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Discussion Starter · #1 ·
Hi all,

I am 41 y old male, never rode b4, but am looking to start now. So...I went to H-D dealership here today, in Orange County, Ca., looking for a entry-level bike.

I'm 5'10", 185 lbs.

Took the MSF course but am yet to take DMV written at this point (still studying).

So I went to the dealership just to check out the inventory. Sales steered me towards DYNA / Sportster brand model. To me, the bikes were awesome looking, but kinda intimidating (based on their size).

Highly recommended was sportster 1200T model.

Was steered away from the 2 street models...said I'd outgrow it in a mth or 2.

For what its worth, I am looking for casual / rec. riding. Nothing serious--mainly weekend stuff.

Also...picked up gloves / helmet / boots. The leather jackets w/armor are so expensive so I passed on it for now.

Please advise on the model/make for a beginner....thanks!
 

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Kicking Rocks...
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oh boy... here we go again!:DeadHorse::bluduh
 

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Welcome from Pa. I will give you my two cents on what I have done. I bought my HD Sportster about 3 plus years ago. It is a 2005 883 Custom with larger gas tank. I ride back and forth to work and weekends my wife and go out riding for about 2 hours. Right now the Sportsters fits my need but I can see a bigger bike coming in the next year to two years. Sportster is quick and has more than enough power to do what I want to do. Looking back, it was a very good first bike for me and when I trade it in on something newer and bigger I am going to ask for some time alone with it before it is no longer mine. It was and is a very good first bike for me.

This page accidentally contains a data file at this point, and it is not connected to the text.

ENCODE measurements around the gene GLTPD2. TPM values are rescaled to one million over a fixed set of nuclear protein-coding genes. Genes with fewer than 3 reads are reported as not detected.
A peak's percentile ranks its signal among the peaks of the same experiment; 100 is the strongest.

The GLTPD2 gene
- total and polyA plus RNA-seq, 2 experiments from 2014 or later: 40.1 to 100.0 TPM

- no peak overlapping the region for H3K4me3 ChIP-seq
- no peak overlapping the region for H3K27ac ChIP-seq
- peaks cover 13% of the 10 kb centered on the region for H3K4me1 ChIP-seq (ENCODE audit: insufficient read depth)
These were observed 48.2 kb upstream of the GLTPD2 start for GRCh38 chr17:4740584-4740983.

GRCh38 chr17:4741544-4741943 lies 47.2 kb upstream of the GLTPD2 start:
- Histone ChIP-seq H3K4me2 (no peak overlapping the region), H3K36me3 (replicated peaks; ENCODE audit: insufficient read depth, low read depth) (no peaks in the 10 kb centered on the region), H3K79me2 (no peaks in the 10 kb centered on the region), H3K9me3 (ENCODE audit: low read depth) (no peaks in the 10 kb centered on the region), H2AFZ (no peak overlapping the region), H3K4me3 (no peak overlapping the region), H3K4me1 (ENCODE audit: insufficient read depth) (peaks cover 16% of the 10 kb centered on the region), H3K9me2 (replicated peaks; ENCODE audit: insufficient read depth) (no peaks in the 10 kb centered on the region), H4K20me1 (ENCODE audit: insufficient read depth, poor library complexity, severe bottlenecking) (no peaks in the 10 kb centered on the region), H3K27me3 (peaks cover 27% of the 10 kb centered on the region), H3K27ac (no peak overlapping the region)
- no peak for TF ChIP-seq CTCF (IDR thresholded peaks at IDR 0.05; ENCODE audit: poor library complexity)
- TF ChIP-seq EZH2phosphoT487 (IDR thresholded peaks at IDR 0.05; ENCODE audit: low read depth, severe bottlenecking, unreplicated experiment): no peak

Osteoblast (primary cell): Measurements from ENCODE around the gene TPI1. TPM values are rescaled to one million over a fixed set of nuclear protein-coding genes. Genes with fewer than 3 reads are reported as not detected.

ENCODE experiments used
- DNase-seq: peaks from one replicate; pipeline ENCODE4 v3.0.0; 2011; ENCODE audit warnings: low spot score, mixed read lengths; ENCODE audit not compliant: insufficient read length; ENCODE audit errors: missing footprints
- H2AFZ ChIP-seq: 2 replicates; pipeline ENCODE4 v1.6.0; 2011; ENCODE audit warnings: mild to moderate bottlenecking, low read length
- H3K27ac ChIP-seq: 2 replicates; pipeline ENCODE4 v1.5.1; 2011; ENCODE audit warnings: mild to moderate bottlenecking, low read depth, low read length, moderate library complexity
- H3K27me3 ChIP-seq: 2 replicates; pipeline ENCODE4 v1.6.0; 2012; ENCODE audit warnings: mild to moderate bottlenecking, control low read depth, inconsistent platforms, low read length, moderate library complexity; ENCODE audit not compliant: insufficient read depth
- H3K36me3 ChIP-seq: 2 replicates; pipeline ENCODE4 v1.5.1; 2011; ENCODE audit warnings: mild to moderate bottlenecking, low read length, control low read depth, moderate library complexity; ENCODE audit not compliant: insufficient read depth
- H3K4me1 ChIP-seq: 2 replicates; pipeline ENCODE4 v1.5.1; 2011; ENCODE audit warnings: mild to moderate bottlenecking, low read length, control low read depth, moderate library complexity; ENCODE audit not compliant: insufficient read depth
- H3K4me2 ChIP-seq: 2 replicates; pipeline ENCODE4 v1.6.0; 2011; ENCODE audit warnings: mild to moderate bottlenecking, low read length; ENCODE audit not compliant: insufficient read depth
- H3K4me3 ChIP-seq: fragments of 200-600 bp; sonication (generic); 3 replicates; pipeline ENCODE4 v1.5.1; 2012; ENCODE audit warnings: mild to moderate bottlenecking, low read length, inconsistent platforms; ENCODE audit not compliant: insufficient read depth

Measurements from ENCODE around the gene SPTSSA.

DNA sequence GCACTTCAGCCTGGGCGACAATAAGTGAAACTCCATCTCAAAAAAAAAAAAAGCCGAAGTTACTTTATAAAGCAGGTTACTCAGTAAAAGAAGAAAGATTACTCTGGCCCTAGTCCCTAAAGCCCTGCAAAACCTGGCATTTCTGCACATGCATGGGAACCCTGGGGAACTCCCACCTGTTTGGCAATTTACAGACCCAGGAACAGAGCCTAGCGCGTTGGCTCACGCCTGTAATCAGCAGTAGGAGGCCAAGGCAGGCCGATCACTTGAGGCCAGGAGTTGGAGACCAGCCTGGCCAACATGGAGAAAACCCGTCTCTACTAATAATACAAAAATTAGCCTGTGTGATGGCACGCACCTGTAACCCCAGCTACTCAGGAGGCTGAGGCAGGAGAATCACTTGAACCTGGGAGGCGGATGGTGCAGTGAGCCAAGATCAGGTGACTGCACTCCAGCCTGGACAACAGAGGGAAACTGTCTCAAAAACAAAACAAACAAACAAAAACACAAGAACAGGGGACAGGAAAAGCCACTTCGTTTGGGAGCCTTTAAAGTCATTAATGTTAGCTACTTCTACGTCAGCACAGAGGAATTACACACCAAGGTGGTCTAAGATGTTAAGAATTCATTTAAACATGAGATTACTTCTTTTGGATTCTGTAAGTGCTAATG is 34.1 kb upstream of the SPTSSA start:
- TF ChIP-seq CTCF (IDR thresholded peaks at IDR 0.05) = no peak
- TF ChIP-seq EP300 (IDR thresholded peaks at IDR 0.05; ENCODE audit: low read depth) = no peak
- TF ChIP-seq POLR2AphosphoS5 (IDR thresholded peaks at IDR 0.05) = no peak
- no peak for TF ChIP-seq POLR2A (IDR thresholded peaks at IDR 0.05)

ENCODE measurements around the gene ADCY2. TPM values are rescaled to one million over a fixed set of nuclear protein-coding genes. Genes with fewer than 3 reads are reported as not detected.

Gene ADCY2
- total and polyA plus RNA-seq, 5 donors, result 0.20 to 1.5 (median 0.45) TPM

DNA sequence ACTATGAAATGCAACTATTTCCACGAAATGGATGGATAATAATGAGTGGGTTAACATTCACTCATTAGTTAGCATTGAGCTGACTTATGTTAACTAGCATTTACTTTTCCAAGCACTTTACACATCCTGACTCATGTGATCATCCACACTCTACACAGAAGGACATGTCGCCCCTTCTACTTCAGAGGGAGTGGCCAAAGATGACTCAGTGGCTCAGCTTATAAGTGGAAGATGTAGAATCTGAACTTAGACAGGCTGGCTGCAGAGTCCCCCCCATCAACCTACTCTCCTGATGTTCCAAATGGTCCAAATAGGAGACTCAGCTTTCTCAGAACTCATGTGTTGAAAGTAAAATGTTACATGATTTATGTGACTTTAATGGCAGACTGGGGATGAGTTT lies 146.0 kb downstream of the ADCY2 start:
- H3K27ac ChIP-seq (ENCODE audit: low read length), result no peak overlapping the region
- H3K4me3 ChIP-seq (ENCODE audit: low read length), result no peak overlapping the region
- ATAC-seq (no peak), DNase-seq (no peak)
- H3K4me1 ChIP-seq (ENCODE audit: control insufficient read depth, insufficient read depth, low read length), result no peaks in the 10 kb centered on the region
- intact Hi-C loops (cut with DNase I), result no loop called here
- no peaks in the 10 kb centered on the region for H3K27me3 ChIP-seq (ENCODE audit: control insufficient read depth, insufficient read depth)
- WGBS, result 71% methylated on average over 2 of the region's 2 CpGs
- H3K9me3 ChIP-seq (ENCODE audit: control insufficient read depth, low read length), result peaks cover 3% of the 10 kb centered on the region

Pastor Jeff

P.S. It is all about personal preference on this. Which one fits you the best and which one will you be satisfied with. Mine called out to me when I first saw it.
 

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Welcome from Ga. Sit on a few different bikes and decide which on feels the best. Don't pick one based on looks alone. Remember it has to feel good to you. I've learned that trusting my "gut instinct" usually doesn't steer me wrong. Congratulations!! Hope you find the ride you want!!
 

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Welcome!
How was your experience with the riders course? Since you have only ridden there, and seem to be quite a novice, I'd say, before you buy any bike, take another course. Maybe the MSF advanced course, or some Harley dealers offer courses. Get a good feel for different bikes, before you buy. Maybe you can rent some bikes? Sounds like, any of the three, Street, Dyna, Sportster, could be a candidate for you. Maybe look for some used rides before jumping into a new ride. Both the Dyna and the Street will be easier rides to learn on than a Sportster. They both have lower center of gravities. You might even want to investigate renting other brands than Harley, just to get some riding time before you buy. For most people, their first bike is just that a first, to be replaced after learning the ins and outs. Good riding!
 

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Keep on Ridin’
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Welcome from Baton Rouge!